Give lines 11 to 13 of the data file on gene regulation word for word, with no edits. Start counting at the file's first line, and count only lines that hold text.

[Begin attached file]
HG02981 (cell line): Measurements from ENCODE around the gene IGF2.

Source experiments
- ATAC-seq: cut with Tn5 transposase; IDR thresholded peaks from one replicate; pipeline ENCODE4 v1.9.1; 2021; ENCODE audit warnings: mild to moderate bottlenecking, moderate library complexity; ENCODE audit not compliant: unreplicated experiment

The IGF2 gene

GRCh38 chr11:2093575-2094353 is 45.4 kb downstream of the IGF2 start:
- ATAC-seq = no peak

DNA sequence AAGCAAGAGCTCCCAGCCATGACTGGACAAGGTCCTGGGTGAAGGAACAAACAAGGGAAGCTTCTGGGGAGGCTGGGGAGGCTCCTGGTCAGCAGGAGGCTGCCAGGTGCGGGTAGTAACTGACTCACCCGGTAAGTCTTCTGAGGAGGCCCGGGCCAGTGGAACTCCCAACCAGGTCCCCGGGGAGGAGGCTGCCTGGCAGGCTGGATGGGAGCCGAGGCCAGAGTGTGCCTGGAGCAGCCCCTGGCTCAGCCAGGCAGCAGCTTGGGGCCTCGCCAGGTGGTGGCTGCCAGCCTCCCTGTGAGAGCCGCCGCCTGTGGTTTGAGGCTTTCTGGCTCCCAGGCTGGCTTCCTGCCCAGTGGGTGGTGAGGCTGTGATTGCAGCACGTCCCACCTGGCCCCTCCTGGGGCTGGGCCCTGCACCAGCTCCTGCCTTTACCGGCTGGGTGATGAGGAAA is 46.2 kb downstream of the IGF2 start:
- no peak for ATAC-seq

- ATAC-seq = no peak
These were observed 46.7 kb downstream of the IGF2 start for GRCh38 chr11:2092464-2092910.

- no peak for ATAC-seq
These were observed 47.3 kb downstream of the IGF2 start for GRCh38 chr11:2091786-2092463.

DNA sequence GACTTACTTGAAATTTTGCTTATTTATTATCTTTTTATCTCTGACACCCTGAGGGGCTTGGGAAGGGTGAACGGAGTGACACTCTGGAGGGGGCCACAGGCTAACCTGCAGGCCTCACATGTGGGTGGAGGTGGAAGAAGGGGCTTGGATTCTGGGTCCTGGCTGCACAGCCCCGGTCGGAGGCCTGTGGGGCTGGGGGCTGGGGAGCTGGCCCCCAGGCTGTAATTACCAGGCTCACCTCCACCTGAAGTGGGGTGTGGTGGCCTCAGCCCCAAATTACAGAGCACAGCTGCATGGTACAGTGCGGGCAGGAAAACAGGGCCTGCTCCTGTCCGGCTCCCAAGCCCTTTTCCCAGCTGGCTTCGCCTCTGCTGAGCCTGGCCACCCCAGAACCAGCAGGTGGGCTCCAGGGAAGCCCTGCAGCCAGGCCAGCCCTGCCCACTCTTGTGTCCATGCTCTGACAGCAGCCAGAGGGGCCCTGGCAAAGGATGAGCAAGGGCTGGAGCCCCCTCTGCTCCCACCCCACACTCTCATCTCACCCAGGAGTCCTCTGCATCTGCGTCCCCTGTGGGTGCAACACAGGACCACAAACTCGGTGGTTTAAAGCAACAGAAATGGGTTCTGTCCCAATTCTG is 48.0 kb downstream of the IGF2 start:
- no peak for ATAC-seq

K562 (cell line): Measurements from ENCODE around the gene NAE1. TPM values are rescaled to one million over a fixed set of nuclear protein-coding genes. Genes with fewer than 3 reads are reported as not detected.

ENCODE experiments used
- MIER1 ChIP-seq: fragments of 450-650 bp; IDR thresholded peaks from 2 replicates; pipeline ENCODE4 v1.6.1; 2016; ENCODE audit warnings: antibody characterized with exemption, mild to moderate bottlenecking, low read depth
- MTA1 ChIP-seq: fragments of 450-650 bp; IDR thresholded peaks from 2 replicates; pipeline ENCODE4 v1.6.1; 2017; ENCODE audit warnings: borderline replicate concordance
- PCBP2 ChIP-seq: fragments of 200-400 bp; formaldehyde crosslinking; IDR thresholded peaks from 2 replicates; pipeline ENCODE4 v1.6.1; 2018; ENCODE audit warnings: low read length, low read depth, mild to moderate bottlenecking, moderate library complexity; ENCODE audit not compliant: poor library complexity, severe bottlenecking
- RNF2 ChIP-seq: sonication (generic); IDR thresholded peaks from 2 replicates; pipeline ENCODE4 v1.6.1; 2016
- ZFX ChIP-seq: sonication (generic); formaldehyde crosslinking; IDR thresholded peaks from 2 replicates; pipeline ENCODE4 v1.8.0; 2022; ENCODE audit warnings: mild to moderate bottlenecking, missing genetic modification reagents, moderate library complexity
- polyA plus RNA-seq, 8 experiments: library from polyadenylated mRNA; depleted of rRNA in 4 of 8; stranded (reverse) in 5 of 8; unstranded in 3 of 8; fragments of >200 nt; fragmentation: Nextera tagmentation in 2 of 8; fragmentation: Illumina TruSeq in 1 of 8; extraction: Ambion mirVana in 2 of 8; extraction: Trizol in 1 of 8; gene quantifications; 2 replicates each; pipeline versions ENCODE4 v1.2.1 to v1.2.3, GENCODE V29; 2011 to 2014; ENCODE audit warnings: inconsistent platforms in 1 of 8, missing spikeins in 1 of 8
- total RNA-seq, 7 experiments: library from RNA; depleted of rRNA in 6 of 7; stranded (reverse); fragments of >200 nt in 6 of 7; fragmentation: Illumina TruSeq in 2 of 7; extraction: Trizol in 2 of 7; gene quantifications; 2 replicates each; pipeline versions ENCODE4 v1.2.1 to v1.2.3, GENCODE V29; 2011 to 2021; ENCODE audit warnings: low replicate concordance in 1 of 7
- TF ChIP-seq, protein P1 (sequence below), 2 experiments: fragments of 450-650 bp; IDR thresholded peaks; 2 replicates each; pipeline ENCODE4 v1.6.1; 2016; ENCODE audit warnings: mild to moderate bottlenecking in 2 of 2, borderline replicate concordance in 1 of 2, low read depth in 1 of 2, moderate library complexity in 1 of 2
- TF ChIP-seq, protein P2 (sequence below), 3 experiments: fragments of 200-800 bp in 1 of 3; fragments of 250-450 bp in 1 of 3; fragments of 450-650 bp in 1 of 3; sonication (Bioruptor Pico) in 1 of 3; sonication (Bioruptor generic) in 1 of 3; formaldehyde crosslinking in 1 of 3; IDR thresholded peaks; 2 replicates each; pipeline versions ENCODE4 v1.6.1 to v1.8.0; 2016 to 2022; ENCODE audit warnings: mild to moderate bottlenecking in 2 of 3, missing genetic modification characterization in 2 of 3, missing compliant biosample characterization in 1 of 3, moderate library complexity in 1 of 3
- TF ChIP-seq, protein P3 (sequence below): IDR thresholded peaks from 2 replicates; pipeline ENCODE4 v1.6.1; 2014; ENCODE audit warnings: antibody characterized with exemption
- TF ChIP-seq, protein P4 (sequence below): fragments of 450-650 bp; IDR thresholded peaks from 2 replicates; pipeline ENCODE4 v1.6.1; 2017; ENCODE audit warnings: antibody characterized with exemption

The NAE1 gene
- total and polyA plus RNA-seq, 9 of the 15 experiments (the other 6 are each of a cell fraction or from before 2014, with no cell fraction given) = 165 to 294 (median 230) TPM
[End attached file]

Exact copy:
- no peak for ATAC-seq
These were observed 47.3 kb downstream of the IGF2 start for GRCh38 chr11:2091786-2092463.

DNA sequence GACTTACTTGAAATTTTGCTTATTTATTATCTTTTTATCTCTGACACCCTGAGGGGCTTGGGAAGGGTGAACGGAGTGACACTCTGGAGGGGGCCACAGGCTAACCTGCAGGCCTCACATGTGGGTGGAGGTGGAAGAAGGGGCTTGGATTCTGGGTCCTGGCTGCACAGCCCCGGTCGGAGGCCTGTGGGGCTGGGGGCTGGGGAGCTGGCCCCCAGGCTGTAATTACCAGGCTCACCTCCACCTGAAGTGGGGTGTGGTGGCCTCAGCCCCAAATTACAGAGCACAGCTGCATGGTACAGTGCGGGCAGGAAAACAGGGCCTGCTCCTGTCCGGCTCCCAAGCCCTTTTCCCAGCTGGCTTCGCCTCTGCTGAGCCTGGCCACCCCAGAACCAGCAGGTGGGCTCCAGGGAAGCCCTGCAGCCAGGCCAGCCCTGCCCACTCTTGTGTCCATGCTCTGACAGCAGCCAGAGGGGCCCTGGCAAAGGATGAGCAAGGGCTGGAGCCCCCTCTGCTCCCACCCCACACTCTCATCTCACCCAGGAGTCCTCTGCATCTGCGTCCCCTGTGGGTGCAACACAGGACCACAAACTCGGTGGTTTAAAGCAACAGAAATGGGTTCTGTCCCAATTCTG is 48.0 kb downstream of the IGF2 start: